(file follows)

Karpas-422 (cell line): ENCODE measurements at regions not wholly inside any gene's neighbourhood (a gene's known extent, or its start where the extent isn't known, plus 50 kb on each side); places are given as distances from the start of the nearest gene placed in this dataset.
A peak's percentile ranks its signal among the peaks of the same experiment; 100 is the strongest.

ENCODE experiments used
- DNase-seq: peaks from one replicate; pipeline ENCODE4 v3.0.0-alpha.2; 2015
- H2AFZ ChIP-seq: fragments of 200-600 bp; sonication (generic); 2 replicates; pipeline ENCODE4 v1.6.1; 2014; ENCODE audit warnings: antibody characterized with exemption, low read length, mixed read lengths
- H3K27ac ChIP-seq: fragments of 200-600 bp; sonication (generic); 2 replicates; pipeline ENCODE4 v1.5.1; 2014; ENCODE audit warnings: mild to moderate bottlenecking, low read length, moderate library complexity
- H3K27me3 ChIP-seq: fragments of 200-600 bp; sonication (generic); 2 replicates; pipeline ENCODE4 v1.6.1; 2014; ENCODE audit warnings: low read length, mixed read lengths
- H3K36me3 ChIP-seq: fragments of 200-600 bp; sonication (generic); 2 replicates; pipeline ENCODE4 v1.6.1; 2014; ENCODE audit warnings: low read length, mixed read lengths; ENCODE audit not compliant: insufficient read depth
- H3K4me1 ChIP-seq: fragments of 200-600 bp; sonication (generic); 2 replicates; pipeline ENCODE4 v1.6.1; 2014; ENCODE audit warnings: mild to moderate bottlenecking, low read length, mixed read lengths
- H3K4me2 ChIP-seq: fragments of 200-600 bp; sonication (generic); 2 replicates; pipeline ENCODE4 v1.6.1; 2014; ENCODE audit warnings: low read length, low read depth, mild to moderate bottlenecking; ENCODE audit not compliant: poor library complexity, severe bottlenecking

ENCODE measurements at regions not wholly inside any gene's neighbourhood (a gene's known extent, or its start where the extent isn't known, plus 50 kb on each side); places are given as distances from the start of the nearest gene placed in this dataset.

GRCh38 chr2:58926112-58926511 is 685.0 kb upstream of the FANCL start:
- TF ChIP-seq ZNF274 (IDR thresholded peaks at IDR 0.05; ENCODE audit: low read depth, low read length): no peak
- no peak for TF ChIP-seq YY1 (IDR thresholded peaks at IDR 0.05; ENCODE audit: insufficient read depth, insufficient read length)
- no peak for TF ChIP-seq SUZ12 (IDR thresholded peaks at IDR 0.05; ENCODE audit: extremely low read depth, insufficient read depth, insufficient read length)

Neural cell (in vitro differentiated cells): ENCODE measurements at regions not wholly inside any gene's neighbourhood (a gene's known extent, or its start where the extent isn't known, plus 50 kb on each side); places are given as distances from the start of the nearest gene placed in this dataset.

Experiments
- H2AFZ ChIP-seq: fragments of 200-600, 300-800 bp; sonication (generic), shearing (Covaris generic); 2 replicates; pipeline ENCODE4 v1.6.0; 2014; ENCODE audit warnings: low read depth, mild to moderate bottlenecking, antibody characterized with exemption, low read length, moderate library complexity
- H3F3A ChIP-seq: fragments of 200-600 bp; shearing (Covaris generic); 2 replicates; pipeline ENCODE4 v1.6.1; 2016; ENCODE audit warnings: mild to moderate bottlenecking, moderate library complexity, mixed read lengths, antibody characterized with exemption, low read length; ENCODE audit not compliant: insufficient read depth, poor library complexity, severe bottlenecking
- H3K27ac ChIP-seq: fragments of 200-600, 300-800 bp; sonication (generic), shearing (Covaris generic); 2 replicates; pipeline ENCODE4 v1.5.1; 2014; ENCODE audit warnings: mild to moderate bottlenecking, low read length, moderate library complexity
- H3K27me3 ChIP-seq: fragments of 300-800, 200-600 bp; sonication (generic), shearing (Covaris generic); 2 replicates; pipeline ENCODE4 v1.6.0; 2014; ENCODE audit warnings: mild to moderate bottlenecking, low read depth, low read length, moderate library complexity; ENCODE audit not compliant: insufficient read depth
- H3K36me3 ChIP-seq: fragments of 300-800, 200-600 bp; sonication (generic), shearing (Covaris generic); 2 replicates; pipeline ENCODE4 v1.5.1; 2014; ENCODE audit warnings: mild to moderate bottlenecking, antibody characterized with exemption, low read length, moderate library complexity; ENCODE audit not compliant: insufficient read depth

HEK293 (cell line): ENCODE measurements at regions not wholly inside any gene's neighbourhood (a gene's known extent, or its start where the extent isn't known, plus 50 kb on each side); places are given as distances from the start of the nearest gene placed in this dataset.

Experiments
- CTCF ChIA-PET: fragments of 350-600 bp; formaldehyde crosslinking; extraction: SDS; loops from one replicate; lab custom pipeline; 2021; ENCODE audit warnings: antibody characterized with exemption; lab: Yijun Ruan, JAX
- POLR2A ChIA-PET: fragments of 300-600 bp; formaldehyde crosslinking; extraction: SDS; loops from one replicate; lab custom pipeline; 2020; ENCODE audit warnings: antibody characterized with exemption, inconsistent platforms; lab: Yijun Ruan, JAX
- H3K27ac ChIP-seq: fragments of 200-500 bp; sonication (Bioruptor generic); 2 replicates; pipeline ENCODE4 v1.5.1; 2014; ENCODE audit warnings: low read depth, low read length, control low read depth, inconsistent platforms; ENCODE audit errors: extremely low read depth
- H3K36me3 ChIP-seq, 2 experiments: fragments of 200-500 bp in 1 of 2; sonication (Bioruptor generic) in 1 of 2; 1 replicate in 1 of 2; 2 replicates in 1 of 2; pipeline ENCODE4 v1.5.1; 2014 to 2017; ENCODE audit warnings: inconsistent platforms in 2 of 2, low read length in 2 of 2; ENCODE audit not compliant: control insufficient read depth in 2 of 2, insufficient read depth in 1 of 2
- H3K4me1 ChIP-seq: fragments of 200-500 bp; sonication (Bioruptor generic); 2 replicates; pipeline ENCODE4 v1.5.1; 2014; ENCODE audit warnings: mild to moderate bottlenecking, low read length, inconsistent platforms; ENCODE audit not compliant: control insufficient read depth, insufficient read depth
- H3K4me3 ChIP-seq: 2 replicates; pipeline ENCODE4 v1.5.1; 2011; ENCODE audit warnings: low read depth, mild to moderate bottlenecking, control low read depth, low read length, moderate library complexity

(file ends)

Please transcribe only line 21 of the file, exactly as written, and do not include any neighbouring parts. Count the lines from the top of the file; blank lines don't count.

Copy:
- H3K27me3 ChIP-seq: fragments of 300-800, 200-600 bp; sonication (generic), shearing (Covaris generic); 2 replicates; pipeline ENCODE4 v1.6.0; 2014; ENCODE audit warnings: mild to moderate bottlenecking, low read depth, low read length, moderate library complexity; ENCODE audit not compliant: insufficient read depth